BIBLE HISTORY DAILY

Herod the Great’s Ancient Gardens

Palace gardens of the first centuries B.C.E. and C.E.

Anyone familiar with the gospel story of Jesus’s birth knows Herod the Great as the ruler of Roman Judea responsible for the Massacre of the Innocents—the slaying of all boys under the age of two born in Bethlehem with the intention of killing the baby Jesus (Matthew 2:1–18). Fewer people know Herod as an ambitious builder who had commissioned many construction projects all across the Holy Land, including his splendid palaces in Jericho and the generous rebuilding of the Second Temple in Jerusalem. But perhaps only the aficionados of Roman Judea have ever heard about the ancient gardens built under Herod the Great.

Writing for the May/June 2019 issue of Biblical Archaeology Review, Kathryn L. Gleason of Cornell University, Ithaca, introduces Herod the Great (73–4 B.C.E.), a Roman client king of Judea, as a patron of architectural achievements much smaller and much less studied than his monumental palaces and fortresses.

villa-of-livia

A disaster for those who lived nearby, the eruption of Vesuvius in 79 C.E. is a blessing to modern historians. The towns sealed over by volcanic ashes present a rare opportunity to study ancient gardens in detail. In Pompeii, only about 500 domestic gardens were preserved. Contemporary with Herod the Great, these gardens offer useful comparative material to studying the gardens of Roman Judea. Painted representations of gardens include this fresco from the Villa of Livia (first century B.C.E.) at modern-day Prima Porta, 10 miles north of Rome.

“Admittedly, we cannot find the remains of lush plantings, beautiful scents, the sounds of birds, or the cooling spray of a fountain. At the same time, gardens are not entirely ephemeral,” states Gleason about ancient gardens. Gleason goes on to unveil the various methods through which we can identify the long-forgotten gardens in archaeological record.

“Palace gardens of the first centuries B.C.E. and C.E. were quite unlike anything we know today. It was a period of intense innovation in garden forms, in the propagation and aesthetics of the plants, and in their role in the space,” explains Gleason, opening a discussion of what is known about the different ancient gardens from Roman Judea and the wider Mediterranean.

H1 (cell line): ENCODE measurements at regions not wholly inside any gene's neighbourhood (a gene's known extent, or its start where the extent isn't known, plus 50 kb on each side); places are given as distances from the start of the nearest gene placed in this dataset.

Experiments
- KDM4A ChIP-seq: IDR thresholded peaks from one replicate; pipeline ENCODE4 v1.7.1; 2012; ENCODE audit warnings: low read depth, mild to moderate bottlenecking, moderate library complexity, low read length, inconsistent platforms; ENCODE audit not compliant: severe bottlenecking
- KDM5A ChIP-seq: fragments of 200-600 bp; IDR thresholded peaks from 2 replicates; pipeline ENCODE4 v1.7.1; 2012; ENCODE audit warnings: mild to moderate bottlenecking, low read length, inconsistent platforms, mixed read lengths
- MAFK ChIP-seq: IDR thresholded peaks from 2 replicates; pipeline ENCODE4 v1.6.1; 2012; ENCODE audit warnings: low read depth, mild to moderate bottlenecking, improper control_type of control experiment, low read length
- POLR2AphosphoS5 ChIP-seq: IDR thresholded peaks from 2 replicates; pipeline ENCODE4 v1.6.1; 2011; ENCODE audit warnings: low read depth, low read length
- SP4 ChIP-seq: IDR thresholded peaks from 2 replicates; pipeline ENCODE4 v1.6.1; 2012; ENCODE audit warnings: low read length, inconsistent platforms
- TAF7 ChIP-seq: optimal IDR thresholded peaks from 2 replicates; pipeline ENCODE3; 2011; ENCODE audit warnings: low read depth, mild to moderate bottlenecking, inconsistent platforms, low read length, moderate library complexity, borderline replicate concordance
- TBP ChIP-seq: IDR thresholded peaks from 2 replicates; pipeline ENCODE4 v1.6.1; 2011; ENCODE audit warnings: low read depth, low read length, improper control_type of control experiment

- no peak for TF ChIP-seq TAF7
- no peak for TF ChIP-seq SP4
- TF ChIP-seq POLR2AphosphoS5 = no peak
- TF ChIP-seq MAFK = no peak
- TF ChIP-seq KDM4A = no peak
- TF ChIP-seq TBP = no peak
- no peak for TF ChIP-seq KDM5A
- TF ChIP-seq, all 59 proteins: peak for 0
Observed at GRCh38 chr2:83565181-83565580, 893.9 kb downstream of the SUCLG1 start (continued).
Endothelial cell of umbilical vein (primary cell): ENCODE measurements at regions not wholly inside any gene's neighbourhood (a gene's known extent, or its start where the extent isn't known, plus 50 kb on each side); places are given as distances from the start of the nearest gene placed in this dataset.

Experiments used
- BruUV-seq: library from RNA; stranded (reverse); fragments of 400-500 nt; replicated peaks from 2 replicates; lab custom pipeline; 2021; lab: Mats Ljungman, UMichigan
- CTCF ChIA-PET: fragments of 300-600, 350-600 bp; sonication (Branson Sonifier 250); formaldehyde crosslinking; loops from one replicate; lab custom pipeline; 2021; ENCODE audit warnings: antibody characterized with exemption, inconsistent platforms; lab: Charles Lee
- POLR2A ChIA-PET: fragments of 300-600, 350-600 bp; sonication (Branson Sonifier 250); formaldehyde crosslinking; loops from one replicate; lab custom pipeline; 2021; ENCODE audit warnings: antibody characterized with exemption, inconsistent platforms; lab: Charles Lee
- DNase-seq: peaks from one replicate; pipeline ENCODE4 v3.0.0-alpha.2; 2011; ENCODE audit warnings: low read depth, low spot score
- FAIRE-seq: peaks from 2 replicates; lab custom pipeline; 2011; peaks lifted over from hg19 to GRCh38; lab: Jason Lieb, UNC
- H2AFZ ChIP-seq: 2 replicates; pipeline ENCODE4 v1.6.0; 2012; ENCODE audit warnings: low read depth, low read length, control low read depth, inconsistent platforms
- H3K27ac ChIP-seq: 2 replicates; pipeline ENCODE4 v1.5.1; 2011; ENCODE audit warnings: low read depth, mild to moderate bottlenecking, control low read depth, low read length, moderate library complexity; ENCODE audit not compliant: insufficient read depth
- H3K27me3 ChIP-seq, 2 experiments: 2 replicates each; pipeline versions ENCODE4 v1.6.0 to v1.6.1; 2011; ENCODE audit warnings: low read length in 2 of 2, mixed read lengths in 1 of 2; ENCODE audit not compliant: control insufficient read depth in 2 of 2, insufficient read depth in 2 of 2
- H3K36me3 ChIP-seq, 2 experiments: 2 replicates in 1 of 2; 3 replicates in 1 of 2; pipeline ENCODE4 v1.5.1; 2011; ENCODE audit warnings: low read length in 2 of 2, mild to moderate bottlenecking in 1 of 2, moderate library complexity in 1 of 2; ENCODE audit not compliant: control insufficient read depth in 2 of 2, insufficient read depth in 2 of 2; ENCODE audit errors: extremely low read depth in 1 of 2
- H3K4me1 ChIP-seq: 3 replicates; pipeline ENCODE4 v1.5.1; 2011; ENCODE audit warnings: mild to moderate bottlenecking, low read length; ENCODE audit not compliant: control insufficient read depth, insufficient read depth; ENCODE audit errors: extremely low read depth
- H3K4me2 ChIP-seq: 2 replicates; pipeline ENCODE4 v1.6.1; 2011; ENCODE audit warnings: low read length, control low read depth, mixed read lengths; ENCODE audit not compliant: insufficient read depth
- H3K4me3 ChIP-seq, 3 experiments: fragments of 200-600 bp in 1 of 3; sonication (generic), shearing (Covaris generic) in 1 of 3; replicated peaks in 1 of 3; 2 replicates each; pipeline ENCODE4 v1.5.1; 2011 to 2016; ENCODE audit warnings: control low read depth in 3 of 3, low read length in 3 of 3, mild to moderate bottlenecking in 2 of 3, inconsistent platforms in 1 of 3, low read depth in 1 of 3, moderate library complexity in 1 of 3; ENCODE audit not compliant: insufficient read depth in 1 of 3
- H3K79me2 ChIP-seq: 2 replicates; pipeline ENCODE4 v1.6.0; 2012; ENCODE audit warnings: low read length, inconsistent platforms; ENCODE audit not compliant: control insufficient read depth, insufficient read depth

A professor of landscape architecture, Gleason shows how scholars can work out the design of gardens and their place within the architecture of a house or in the wider landscape or cityscape from the various traces preserved in the ground. To identify the original plants, scientists can analyze pollen and the minerals that accumulate in living plants and survive long after these plants decay.

caesarea-maritima-promontory

In defiance of nature, Herod’s seaside palace in Caesarea Maritima included this impressive garden, established on a promontory within a colonnaded courtyard that featured a pool surrounded by planters. Photo: Courtesy of the Promontory Palace Excavations.

To learn how scholars identify ancient gardens, what Herod’s gardens looked like, and how they fit in the larger landscape, read the Archaeological Views column “Herod the Great Gardener” by Kathryn L. Gleason in the May/June 2019 issue of Biblical Archaeology Review.

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Subscribers: Read the full Archaeological Views column “Herod the Great Gardener” by Kathryn L. Gleason in the May/June 2019 issue of Biblical Archaeology Review.

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1 Responses

  1. Matt says:

    Thanks for the post, it was an enjoyable read.

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1 Responses

  1. Matt says:

    Thanks for the post, it was an enjoyable read.

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